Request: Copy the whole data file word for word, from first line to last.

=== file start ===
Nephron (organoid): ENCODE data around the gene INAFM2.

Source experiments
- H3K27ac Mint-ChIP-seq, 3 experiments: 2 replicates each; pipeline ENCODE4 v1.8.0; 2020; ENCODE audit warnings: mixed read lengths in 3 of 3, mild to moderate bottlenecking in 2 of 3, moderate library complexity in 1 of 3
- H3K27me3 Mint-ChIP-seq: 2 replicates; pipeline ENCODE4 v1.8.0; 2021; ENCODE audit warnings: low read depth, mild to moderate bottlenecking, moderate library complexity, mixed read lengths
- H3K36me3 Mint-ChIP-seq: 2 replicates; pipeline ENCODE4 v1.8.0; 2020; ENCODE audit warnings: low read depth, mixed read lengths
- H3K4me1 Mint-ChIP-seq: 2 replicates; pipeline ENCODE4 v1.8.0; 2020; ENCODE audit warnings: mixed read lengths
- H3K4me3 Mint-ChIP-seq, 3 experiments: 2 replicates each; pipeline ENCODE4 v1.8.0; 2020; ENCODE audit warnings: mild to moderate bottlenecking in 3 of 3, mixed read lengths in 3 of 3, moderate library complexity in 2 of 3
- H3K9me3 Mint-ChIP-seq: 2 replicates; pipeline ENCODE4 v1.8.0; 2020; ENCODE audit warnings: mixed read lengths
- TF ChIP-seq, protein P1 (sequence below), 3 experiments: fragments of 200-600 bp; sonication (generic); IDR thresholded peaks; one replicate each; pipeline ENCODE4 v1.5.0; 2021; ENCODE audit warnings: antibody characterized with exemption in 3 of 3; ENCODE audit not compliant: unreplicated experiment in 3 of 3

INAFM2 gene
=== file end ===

Nephron (organoid): ENCODE data around the gene INAFM2.

Source experiments
- H3K27ac Mint-ChIP-seq, 3 experiments: 2 replicates each; pipeline ENCODE4 v1.8.0; 2020; ENCODE audit warnings: mixed read lengths in 3 of 3, mild to moderate bottlenecking in 2 of 3, moderate library complexity in 1 of 3
- H3K27me3 Mint-ChIP-seq: 2 replicates; pipeline ENCODE4 v1.8.0; 2021; ENCODE audit warnings: low read depth, mild to moderate bottlenecking, moderate library complexity, mixed read lengths
- H3K36me3 Mint-ChIP-seq: 2 replicates; pipeline ENCODE4 v1.8.0; 2020; ENCODE audit warnings: low read depth, mixed read lengths
- H3K4me1 Mint-ChIP-seq: 2 replicates; pipeline ENCODE4 v1.8.0; 2020; ENCODE audit warnings: mixed read lengths
- H3K4me3 Mint-ChIP-seq, 3 experiments: 2 replicates each; pipeline ENCODE4 v1.8.0; 2020; ENCODE audit warnings: mild to moderate bottlenecking in 3 of 3, mixed read lengths in 3 of 3, moderate library complexity in 2 of 3
- H3K9me3 Mint-ChIP-seq: 2 replicates; pipeline ENCODE4 v1.8.0; 2020; ENCODE audit warnings: mixed read lengths
- TF ChIP-seq, protein P1 (sequence below), 3 experiments: fragments of 200-600 bp; sonication (generic); IDR thresholded peaks; one replicate each; pipeline ENCODE4 v1.5.0; 2021; ENCODE audit warnings: antibody characterized with exemption in 3 of 3; ENCODE audit not compliant: unreplicated experiment in 3 of 3

INAFM2 gene